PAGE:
The Courier News from Blytheville, Arkansas on August 25, 1939 · Page 3
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The Courier News from Blytheville, Arkansas · Page 3

Blytheville, Arkansas
Issue Date:
Friday, August 25, 1939
Page 3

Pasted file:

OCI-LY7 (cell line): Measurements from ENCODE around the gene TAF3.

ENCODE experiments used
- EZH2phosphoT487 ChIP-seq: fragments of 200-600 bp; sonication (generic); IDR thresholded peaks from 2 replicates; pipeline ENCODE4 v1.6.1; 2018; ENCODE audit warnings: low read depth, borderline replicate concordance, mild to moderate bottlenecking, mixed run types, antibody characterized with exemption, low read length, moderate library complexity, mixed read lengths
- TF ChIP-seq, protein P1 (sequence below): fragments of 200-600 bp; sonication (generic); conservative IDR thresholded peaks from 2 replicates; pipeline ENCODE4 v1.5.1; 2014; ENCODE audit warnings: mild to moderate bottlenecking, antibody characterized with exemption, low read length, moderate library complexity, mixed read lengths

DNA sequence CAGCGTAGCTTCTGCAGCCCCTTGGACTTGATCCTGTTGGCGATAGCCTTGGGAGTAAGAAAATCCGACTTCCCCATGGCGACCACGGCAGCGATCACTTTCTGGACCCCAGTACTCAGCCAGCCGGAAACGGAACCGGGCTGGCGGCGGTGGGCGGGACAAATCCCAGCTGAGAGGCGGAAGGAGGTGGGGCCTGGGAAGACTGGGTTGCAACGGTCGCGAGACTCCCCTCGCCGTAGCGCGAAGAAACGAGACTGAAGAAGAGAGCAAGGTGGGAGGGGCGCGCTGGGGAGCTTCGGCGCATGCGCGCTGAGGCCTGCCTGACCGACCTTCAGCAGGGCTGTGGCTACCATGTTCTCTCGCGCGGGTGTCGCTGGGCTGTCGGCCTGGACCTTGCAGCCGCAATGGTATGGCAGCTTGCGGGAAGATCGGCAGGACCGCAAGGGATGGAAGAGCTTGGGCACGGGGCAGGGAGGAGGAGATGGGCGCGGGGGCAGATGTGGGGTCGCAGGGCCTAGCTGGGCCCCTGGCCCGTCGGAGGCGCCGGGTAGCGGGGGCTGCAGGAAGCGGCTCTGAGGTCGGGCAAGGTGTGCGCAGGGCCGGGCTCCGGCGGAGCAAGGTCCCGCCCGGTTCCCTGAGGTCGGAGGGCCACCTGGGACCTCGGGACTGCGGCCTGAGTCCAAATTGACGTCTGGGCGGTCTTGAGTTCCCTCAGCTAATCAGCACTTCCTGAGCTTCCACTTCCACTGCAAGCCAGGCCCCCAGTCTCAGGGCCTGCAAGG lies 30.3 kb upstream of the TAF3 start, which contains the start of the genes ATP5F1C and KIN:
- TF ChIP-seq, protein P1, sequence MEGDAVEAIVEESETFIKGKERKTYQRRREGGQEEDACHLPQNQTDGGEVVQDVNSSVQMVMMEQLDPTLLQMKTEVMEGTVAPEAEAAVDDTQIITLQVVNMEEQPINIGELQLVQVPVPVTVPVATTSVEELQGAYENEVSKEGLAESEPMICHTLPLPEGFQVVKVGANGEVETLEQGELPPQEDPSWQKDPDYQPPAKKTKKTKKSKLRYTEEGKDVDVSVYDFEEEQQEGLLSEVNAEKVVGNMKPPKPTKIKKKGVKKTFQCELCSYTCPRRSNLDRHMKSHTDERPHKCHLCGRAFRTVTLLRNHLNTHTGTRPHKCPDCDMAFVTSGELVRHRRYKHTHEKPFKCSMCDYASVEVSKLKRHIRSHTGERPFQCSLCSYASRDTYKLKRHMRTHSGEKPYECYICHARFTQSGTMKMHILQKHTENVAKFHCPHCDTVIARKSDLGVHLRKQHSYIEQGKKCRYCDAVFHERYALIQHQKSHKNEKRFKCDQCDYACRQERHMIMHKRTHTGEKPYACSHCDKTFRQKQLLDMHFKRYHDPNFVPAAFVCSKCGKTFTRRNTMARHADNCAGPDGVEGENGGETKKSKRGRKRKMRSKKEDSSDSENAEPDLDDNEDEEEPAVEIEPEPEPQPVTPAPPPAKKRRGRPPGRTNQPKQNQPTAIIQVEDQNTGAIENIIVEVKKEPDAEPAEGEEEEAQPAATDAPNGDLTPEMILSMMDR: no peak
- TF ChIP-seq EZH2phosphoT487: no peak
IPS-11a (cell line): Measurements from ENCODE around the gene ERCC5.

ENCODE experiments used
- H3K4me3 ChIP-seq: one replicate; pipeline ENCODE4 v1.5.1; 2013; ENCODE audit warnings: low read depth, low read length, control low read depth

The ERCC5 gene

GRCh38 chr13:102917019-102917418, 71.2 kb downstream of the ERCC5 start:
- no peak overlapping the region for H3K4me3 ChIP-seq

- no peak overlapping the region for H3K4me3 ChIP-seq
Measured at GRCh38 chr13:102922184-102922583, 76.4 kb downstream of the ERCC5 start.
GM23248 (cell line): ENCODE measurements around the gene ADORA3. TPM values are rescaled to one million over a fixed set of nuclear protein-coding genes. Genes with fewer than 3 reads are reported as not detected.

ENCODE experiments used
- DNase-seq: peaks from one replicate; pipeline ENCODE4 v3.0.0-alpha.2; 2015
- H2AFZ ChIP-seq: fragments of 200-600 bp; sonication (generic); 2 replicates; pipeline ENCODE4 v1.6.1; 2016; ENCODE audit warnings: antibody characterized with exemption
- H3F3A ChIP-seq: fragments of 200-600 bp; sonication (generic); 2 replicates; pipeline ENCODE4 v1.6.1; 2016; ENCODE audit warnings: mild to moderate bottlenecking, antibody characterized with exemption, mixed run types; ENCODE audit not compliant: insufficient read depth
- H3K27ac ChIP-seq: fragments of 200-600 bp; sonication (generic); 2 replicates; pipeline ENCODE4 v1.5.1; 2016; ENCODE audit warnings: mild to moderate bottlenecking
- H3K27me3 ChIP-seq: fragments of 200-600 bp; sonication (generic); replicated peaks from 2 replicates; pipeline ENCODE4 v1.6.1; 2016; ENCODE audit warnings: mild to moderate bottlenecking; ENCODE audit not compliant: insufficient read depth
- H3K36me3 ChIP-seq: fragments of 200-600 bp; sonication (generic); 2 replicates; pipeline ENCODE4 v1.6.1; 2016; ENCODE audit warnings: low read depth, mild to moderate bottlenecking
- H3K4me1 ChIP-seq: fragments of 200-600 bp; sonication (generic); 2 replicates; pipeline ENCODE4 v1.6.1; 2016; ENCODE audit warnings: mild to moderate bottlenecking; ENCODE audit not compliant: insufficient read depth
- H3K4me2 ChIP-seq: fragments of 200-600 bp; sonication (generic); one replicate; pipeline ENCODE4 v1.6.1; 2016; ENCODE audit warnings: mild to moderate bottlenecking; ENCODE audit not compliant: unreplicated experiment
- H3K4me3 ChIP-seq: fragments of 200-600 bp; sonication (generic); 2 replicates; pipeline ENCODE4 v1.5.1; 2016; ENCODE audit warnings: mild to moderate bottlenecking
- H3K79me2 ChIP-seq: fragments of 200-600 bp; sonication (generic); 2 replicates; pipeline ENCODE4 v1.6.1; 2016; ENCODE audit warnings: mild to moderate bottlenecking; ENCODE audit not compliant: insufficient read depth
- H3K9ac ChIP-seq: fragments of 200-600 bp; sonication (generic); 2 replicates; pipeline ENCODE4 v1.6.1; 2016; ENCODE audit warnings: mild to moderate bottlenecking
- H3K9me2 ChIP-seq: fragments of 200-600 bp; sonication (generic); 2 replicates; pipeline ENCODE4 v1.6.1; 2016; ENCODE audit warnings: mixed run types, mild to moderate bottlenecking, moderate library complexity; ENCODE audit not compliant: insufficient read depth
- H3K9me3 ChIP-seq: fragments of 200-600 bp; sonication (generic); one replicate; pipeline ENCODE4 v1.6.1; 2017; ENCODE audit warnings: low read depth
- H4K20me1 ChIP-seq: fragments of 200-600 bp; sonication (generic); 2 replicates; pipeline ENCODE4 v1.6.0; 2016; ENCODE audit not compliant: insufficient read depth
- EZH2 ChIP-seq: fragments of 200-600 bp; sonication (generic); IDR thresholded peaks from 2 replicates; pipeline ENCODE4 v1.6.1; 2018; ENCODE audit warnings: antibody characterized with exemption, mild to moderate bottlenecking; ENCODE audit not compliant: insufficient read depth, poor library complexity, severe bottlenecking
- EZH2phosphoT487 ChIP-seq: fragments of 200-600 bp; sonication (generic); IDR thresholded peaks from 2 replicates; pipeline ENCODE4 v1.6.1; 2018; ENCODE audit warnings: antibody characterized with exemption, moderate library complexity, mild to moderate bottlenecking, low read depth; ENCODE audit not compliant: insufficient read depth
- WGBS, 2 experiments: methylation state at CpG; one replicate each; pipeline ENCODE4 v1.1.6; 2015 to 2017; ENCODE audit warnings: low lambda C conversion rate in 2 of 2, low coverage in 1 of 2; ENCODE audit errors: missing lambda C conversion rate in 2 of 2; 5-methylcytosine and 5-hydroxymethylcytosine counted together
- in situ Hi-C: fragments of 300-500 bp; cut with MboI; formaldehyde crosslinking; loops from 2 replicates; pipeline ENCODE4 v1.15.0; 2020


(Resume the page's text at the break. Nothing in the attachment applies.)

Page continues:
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25, 1939 BLYFHEVILLE, (ARK)' COUKIER NEWS Can They!Really Be Friends IUHE1 Announced Goals Fa r Apart But Life For Average Man Similar By NBA Scrslce two vast peoples, 170,000,000 Russians and 80,000,000 Germans have, after years of mutual name- calling, been drawn logelher apparently into political and economic understanding. The Hitler revolution of 1933 and the Communist revolution of Inte 1917 were . based on Ideas about as divergent as possible Their announced goals were far apart, They were mutually an- ta'gpnistic. Yet strange parallels have arisen and in many practical aspects there are marked similarities. The Bolshevik revolution soueht world socialist revolution, translci In all countries of means of production and management to Ihe workers. The Communist party, ns self appointed representative of the proletariat, first sought to rule until class lines should dissolve political government more or les disappear, ana 1 actual manage ment of economic life and affairs could be placed with the masses of productive workers. Foundation of the German revolution was in nationalistic racial consciousness' of a world destiny of Germans as such. Under a single leader who should be obeyed without question, the *'purifjert" German race was to march a military read to its expanded destiny. Discipline was lo be extended alike to worker and private owner of productive property. RUSSIA SIDETRACKS IMMEDIATE AIM Russia, forced by circumstance to abandon its Immediate aim of world revolution, compromised on "socialism in one country." This resulted in nationalism, militarism, and an effort at self-containment not unlike that in Germany. At the snme time, German expansionist tendencies produced an effort to extend Nazism tD other countries similar to the Russian efforts to promote the world revolution. In each country control fell to 'a single party, which, with "violent purges," has "liquidated" opposition. In each country there is permitted only a single legal par},}'. The Russians assert faith In" eventual democracy, wKile' - Germany in any parliamenlary sense, rejects it. Each is a planned economy with all economic decisions am vital administration, including foreign trade, centered in a government bureau. Each, faced win- shortages of food and supplies fron time-to time, has-had to vatior them out by government rcgulii tlon. Beside the summary "purging" of leaders who became .out of favor with the ruling clique, each has arrested nnd placed in confinement thousands of "recalcitrant" people who failed to ' siip- Tfjrt , the regime with -cutflcient fervor. Both have suppressed tile churches whenever they appeared to be exerting nay influence on the political cr economic regime. THE STATE ' ' ;',,'& COMES FIRST In each, the average cilizen;is n "child of Ihe slate",Jn a sense ! iin?' known in the western world. In each, the citizen reads in the papers, hears over the radio, and sees on slage and screen exaclly what the government wishes him to, and nothing else. Press, radio and theater are regarded as organs by which the government moulds public opinion, and not as avenues of expression for individual views. Education is similarly controlled in both, nnd confined to the views of the controlling regime. WORKERS SUBJECTED TO CONTROL The workman's job Is subject to considerable control in bsth cases, though in Germany the trade unions have been broken up and a government-controlled "Labor Front" substituted, while in Russia the unions remain 'o speak for the workman in his job, though usually 111 Russia, women Jiave •* been encouraged to hold jobs outside the home. on the reports of FBI men, has ' PAGE THEEE New Industry May Bring rosperity To Area In Caruthersville Society — Personal John Rogge Pushes Louisiana ProbeJDespite Threats Of Death in subdued tones. I In neither country arc strikes toleralcd. In bolh, there is , picked those he' can trust.. . hnsn'l been violated welcomed Information confidence yet, Ho h»s from the humblest cillzcn to the highest. He has dispatched veteran Investigators to lollow every clew. Nobody knows exactly how grcnl a force he has nt his command—but 11 Is large. "It's n beautiful Indictment,!" he exclaimed, as he handed lo newspaper reporters the Indictment of Richard W. Lcche. who, - up to June 20, was governor of Louisiana, . Rogge makes many plane dashes from New Orleans to Washington for . luutulcs wllh Attorney General ' Murphy. On a recent return trip he was met at Ihe New Orleans airport by n squad of reporters. They askeil him about the newest development — from Washington. "Decency, honesty, clean government, have the green light In Louisiana," 'said Rogge. '"mat's the news from Washington." It begins to look as If they had. And o. John Rogge Is the cop who has turned the red light against the forces of comipltei. ; Death thrcats 0. .luhn llcigge kltcr conl.ifiihig iv» cartriajes—only spur ilrh-e deeper into Louisiana's ixililicai scanil.ils. sy MASON DIXON NfiA Serrtce Special Correspondent NEW ORLEANS, La. Aug 23.— In the face of two setbacks O John Rogge is battling on in Louisiana, leading Uncle Sam's probe to the bottom of graft and corruption Suicide of Dr. J. A. Shaw cf the slate conservation department robs him of a star witness in prosecution of pllitical mcnarchs Ills "hot oil" investigation is stymied by refusal of a Dallas. Tex., court tD sign an order for removal of Freeman W. Bnrford, oil millionaire, (o Louisiana. But hasn't given up the fight. Assistant United States attorney- general in charge cf criminal prosecutions of Justice. for he the Departmenl signs his name workers to take assigned jobs in any place on prescribed conditions. Bolh have virtually elimi- naled unemployment. Recreation In bolh O. John Rogge, because so few people knew at oetje is pronounced something like "Otcha." More tlian six feet (nil, weighing 200 pounds, bespectacled, he is a terror to crocks. And he particularly likes "big game" hunting. Louisiana g:t a taste of his courage recently when one day's pressure on I v .. - l mail brought linn two threats, one of them containing two cartridges nnd the news that the underworld had put up $18,000 for a gunman to kilt him. Instantly Rogge announced that, though his plans had been to leave New Orleans for a c;uple of weeks on other government business, he now was staying right here. ruonucT OK ILLINOIS Frank Murphy, United States attorney general, who picked Rogge lo spearhead the attack on Louisiana's graft, vice nnd crime, never saw the man, never even heard his name, until five months ago. O. John Hogge came out of Cass County, near -Springfield, III. He grew up on the farm, attended the stale uninvcrsity. At 18, he was the ycunjcst - — graduate in his class, At 2), he man, lost In the crowd of a May | was the youngest Harvard Law- Day ralljr fn Moscow, or a Russian 'School graduate, with an honor equally submerged in the crowd at record. He Is cnly 35 now. a Niircmbure party conclave In He started practice of civil law Germany, feel much at home. in Chicago, made a success of it. countries has largely become a slate function. The worker's annual vacation is usually arranged by the stale as a reward lor fallhfnl or outstanding service, and comes to him prescribed, but free of cost. In Russia women have been encouraged to be independent, and to hold jobs. In Germany, thay have generally been relegated to the home. In both, the "mass demonstration" of vast hordes of people assembled in a single place has been adopted as a governmental technique. Thus, in spite of the apparent contradlclion of an understanding between Germany and Russia, there Is something In common which might make a' Ger- death He shifted lo Washington, was even more successful. lie became an authority on laxes. The government first sought his help In untangling a post-crash in the Reconstruction Finance Corporation. The RFC, under Hoover, had loaned millions to Charles Dawes' bank in Chicago. Rogge was asked to collect from stockholders for the benefit of bank depcsltcrs. He and , his associates ran down 4000 of COOO stockholders, filed thousands of suits, got judgments for $10,000,000 and $8,250,000 cash. Then a congressional committee, Bottlers Eliminated In Regional Tourney The Blytheville Coca Cola, softball team, champions of Ihe Commercial Soflbnl! League, won one out of the three games It played In the combined district and regional tournament at Batcsville yesterday. The local group chalked up n 4-0 victory over the NYA camp team out of Malvern, only to lose the next two games to Batesville and DeWllt. It took the Batcsville learn 12 Innings to finish off Ihc local group 5-4 in one of Ihe most exciting games of the tournament. Marshall Blackard pitched the first seven innings of this second game while Dan Warrlnglon pitched the last live. Blylhevillc battery for the clher games wns Wnrrington, pitcher, Dick Tipton, catcher. Score ol Ihc final game played last night was 10-0. probing tchcmcs income by the evasion wealthy, got Sin . MONTGOMERY, Ala. <up) — Grass, nemesis of Alabama farmers in Hie days when cottcn wns king, has founded a new dynasty on the fertile limestone lands of Hit- stale's »!nck licit. The new ruler of the 'isama plains Is the white-faced, gentle Hereford. Hundmls ol purebred Hereford sires ami their herds of grade cows today roam the broad, lush pasture lamts of southwest Alabama where the little while cotton boll once grew supreme. 'llie Black Bell's new overlord received olllclal recognition leccnt- )i when more than 100 caltlewci from six southern states made n three-ilny Inspection tour of the nreii under auspices of the slati agriculture department and statewide civic groups, Official recognition of Ihe entile Industry has comu from another, contrasting source. Hustlers, scourge of the old West. Imvc appeared by the scores (o raid the herds. Squall lo Klghl Itiislllns: In fact, the stale itcparlincnl of agriculture, because of Ihe ever- growing menace, has found It' necessary lo set up an "antl-cntlle rustling division." Department agents have been sent Into the Black Ilcll to cope vvllli the Millers. Department officials reported, after (he three-day tour, that a majority of the visiting cattlemen were ns Impressed by the luxuriant grass lands as by the cattle which thrive upon them. Southwest Alabama always has produced Ihe grass which at last Ims been turned to good account. It was only by a ceaseless struggle against the ruthless growth that King Cotlon maintained Ills throne. And it was this siunc Irrepressible enemy thai finally toppled the little white king from hls'rulcrshlp. Ccllon fanners were able lo con- Irol the grass only by keeping fields completely clean. lu-thls wa'y, they constantly were eroded by Ihc wcalher. Finally, soil fcrllllty begin lo full and cotton crops suffered. Agricultural leaders, seeking a solution to foiling crops nnd the never - ending fight against the grass, finally arrived nt tile decision Unit an enemy might be lurued into a ,frlcnd. Growlh of grass 'was "encouraged for pashirelands and callle were Imported to replace the long, trim rows ol colton plants. Bunks Grant Loans . Chief impediment was financing the new venture. Finally, Alabama bankers were converted and loans to tin! slrlcken farmers brought about complete success ol Ihe venture. . . Although a majority of agricultural leaders believe the new Industry is still in its infancy, most ol them (ire enthusiastic In predicting the Black Hell soon will become the, major cattle-producing area of the Southland. Only one problem of thu area remained—and the stale department of agriculture believes the tour by Southern cattlemen has offered a solution. The Black Bell lands are unfavorable for corn produclton. The grain Is csscnlinl lo finishing off the.bcsl grade of beef. The department believes that contracts made during the tour will result In "feeder" cattle — cattle which have been fattened on grass and nre ready for corn — being shipped lo other markets next fall when the southwest pasture lands begin to full, Department officials predict thai in the future Alabama cattlemen will follow this plan ol fattening Ihelr cattle upon the rich grasses until the fall, then ship them lo grain producing areas for the final tenches. Hold Annual 1'ii'nlc iiml Outing Twenty members of the Business ind [•rofesslonal Womens- Club of Ills city nnd two guests, Mrs. James Ney limit of parnKOuld, Ark., and Mrs. Harold Meek of nlythevlllo, drove lo neclfijot Lake rucsday evening and onjoyed a chicken mid fish dinner. Pi-cowling dinner the members enjoyed swimming and after dinner they witnessed nn o!d-fns)iloiied .tqunrc dance nnd some few of the members participated In the fun. They returned lo this city at a late hour. Miss Mnrle Slanck relumed i'livly Thursday morning from a trip lo the West Const. She visited hi San Francisco, Los Angeles ami ollici points or Interest while In California. ' Mrs. Talc McCiie whp hns spent the past two weeks In and Mexico, Mo., wliero sho vlxil- ed wllh • relatives, wns expected home Thursday, Mrs. H. 11. mown will leave Friday for Houston, Texas, where shi will spend Ihe next two mcnlhs ns the guest of her son, Hawaii Irown and family. Mr. and Mrt, lownrd Drown and son luu'o re cenlly been transferred from La Ln., lo Honslon. Mrs. Gage Knight returned fron 31. Louis. Mo., Wednesday. She ha )cen n patient In St. Mary's Hos illal Micro for the past nix week where she underwent two opera .Ions. She was accompanied horn by her brother, .1. W. Reaves an children. Mildred and Frank an tlictr grandmother, n Mrs, John an. Mrs. Leon Scott and Billy Tlplo left Thursday morning for Win pnca, WIs., where they will spoil several days wllh Mrs. D. P. Rai dolpli and family who have n- co tnge there. The Randolph's will re turn wllh them early next week. Mrs. Jlmmlc Tlplon nnd 1mb son who have spent the past te days In Parlngcvlllc, relumed hon Wednesday. George Kirk and L. M. Stanle of Slkeslon, Mo,, silent n few hou here Tuesday aflcnioon altcndli lo business mailers. Mrs. James Ney Hunt of Parn yould, Ark., the, former Mnvll McElvaln, Is spending" the here with her mother, Mrs. Ge triidc McElvaln. H. G. Thomas• of the Thomas Hndlo Shop and Uoyd Rogers of Rogers Jewelry Shop, spent Wednesday In St. Louis, Mo., attending lo business mailers. Mrs. Lloyd Means who resides at 13th and Ward, has been quite 111 for Ihc past few days. P.'"B. Easlwaod Sr.; spent'Tues- day In New Madrid and Maiden where lie attended lo business maters. Mr. and Mrs. Robert Purls had as Ihctr tjuesU Tuesday, Mr. Paris' parents of Uernle, Mo. Miss Lola Shoplaiv, who has been In n Memphis hospital following an operation, returned homo Monday. Miss Wllma Adams spent Tuesday nftorncon in Uayll attending lo business mailers. 'Edward James underwent mi emergency operation In a Memphis hospital Sunday evening. He suffered nn' acute attack of appendicitis (ind was acconipanlcd lo Memphis by Mrs. James and Dr. C. C. Castles. Mrs. J. L. James and son, Joljn L. James of Braggadocio drove lo Memphis Tuesday nflernoon lo visit with their son nnd brother, Edward James, n patient In n hcspltu ere. ' Mr. and Mrs. John Lnne nnd uiglitcr, Merry Nell, of Kcrinelt; o.. moved lo this clly last week )d will make Ihelr home here lu ic future. Mr. Lane will be In large of Ihc new Grnber Store lilcli will open September 1. Mr. nnd Mrs, u. v. Mapper nnd r. niid Mrs. Huron Naprjor nnd lUy of flolcoinb, Mo,, spent Wed- esdny here Mr. nnd Mrs, Ictor Miilloure mid daughter' Miss ethcl. Mrs. Sam Kramer nnd son, titan- V, are on vacation this week, hey are visiting at points In emies-sce. Miss Clcmldlne Cunningham, who employed In Jelleison City, Mo. rrlved Monday morning and will >cnd several days here with her areiils, Mr. and Mrs. Hurry Cun- Inc'nmu. V. S.' llai'shbarger of Slkeslon, lo., District Supervisor of Social ecui'lly, spent Wednesday here (tending (o business matters. Mr. and Mrs, liyron Tlnsloy and IIIIIB son. Byron Kay, left Wed ;fdny afternoon [or n ten days our of the south. They will spend nosl of Ihc time In New Orleans Mr. Tlnsley Is on vacation from 'Miles at the Kroger Store. Mr. nnd Mrs, Alvln Slnughtei ire announcing tho arrival of n on. He was born early this week ind has been named William Explorers Hope to Span . Desert in Australia SYDNEY, N. S. , W. (UP) - A small paily Ihls summer will carry cut n ideiitini. Investigation of the Simpson Dctcrl, at (he southern end or the Northern Territory. T!ie Simpson Desert, which Is 50,000 B(|Uiirc miles In area, Is said, to )inve been crossed only once before by a while man, who was accompanied by an aborljjlrial. The party will'take. 11 camels, 1 of. them to carry 224 gallons of water, to CKES n parched stretch of 250 miles. WARNING ORDER IN THE CHANCERY COURT OP OHICKASAWI3A DISTRICT, MISSISSIPPI COUN'IY, ARKANSAS. C, L. McNiilt, PlalnllfT, \!> No G990 » V!\!an Tounseml McNutt, Defendant. Tile defendant, .Vivian Townsend McNull, is warned lo uupenr.'wllli- m thirty'day.; in ' the'court* named In the capltoii hereof and answer the complaint of the plaintiff, c, L, McNutl, Dated this 25 day of Aug., 1939. HARVEY MORRIS, Clerk: ;'iutlow & Bradley, Attys for Pltf. Percy Wright, Ally ad Lltem. 25-1-8-15 Mr. mid Mrs. O. E. Hooker mid son. Orvcl and Mrs. Iva Landon, spent Monday lit Mumphl.s where liey shopped. They returned home Hint evening. Copper Roof Appears Like Field of Fire SrtLT LAKE CITY, Utah (UP) — A copper roof on the new University of Ululi Held houso looks like a field of fire when Ihc sun shines on It from « certain angle. Dean C. Pack, whose firm supplied the copper for the roofing said It conlnlncd 59.400 square (eel of Ihe metal, in strips one fool wide. Placed end to end, the slrlui would extend over nearly 12 miles. Weighing 10.0UO pounds, the copper Is equal lo thai contained in approximately 1.175,500 pennies. PRESCRIPTIONS Freshest Stock Guaranteed Beat Prie«» Kirby Drug Stores Evci.vlhiiij* for your entertainment and comfort. WasliliiRloti u In Alnrnl SAN FRANCISCO (UP) — Hollywood prides Itself on not doing things like this. When ."Andre Clii'iiler," opera bused on the French Revolution, wns produced here, yie properly list called for n bust of Jcnn Paid Marat. There was none. In dismay, the properly man ound n bust of George WnslmiK- on, chiseled off hLi three-cornered lal, lied a revolutionary bandage ibont ijls brew and the operii went >n. Rogge to help them/ He dug into what he calls "incorporated pocketbooks." He exposed such tricks as incorporating yachts, companies formed in the disguise of country estates, many oilier shifty pieces of footwork. The Securities and Exchange Commission grabbed Rogge for its great Transanicrica bank case. This led to a conference among SEC, Department of Justice, and Treasury • Department officials. Frank Murphy sat at that conference, listened while Rogge drove home a point, later sent for him. "I like yciir slant on things," Murphy said as he offered Rogge a job as his assistant. He took the calh of office last June. On July 15, he wns ordered to lead federal forces into the Louisiana mess. A PRACTICAL LEADER Mrs. Rogge and the children— Gencvleve and Herman—came to New Orleans with him. The family now occupies an apartment In trie New Orleans garden district. Rogge is a practical, fearless, energetic man. He has checked Dr. M. L. Skaller ANNOUNCES THE OPENING OP HIS NEW CLINIC ON THE 2nd Floor of The 1st. Nail. Bank Rldg. Slimness Due to Rice, But It's Not Eaten ATLANTIC CITY, N. J. (UP) — Rice, considered by many lo be fattening, is credited by Gypsy Nina, night club singer, for her slim figure. "Every evening before I go lo bed," she said, "I lake a dish of uncooked rice — and throw it on the flour. Then I lean down and pick up each grain separately." Read Courier News want arts. COAL CASH PRICES FOR AUGUST (Two Ton Lois) Pyramid 4x2 ....$5.00 Pyramid Lump ..$5.25 Ky. Lump A Grade §5.50 Green Mark $G.'^5 Summit §9.00 Your order must be on my book by August 29. Small addition on charge accounts. L. I. RICE COAL CO. Phone 244 EXI'KHT ELECTRIC WIRING BEAUTIFUL LINE OK ELECTRIC FIXTURES Electric and Wate Heaters WALPOLE'S ELECTRIC SHOP !)0 So. 2nd I'liono 318 FRIDAY and SATURDAY SPECIALS 1!)38 Chevrolet Town Sedan, Black Color, Runs and Looks Like IS'oir. Heal Uiiy §5H5 1037 Chevrolet Deluxe Coupe. Real Husiness Car $.119 1937 Ford V8-85 Tudor. Only §375 1936 Chevrolet Deluxe T. Sedan §;W!) 1931 Ford V8 Tudor. Special SHo 1932 Ford V-8 Coupe. New 1'ainl '. ..§11U 1929 Ford" A-Mod Cabriolet § -1«J -TRUCKS- CHEVROLET, FORD, DODGE, G.M.C., INTEUNA. We have a complete line of trucks, Long Wheclblisc, short wheel hase, I'tck-tiiis, Panels, and 1 tott Tracks. Ask About Our Guarantee Easy G.M.A.C, Payment Plan Open Nighls & Sundays TOM LITTLE CHEVROLET CO. Phone G33 TERMINIX TERMINATES TERMITES BRUCE-MEMPHIS, ROXY Admlnlon nlwajri lOo & 2Bc • M»llnce« Frl.-S»t.-Sun. Friday - Saturday DEFYING DEATH TO UPHOLD JUSTICE! Watch Society Fife Of Courier News F»r Free Show Gaesti $ S $ ? $ $ $ FRIDAY, AUG. 25 200 G'OOD REASONS" Why Yon Should Attend Midinec or Night $ § ? S THE "DEAD END" KIDS MARGARET IINDSAY-RONAID REAGAN SrANLtr FIELDS . A WA«NE« Hoi. «<!,/,. Dlncltd b, Uvvli ,nj t. A. Duptnl ' S«»tn Plijr It Clint wilbvt inj liei Niljlo. Ji Flom in Original Sto'iy bj Cflne Wllbuf , Also selected shorts Admission Alaliucc luc & 2Go l Night ICu &' MJe Also cartoon '& serial, "Hawk of Wilderness." Continuous show Saturday. V Sunday - Monday WOMAN I Also Fox Ncivs & Comedy Saturday Also cartoon & serial, Trail." Continuous .show. Oregon Admission till 5:00 lOc & ZGc After 5:00 p.m. 16c & 316 Sunday-Monday 'Winter Carnival' with Ann Sheridan, Richard Carlson. Helen Parrish, Robert Armstrong and Virsmm. Gilmore A delightfully G.ty and Romantic show of Youth hitting the Hi.?h Spots with the brakes off' Also Paramount News, cartoon ^ Comedy. Continuous show Sunday. Ailmis. Suriilay All Day 16c & 36c Admis. Monday Slatiiicc lOc & 26c Atlmls. Montlay Night 16c & 36c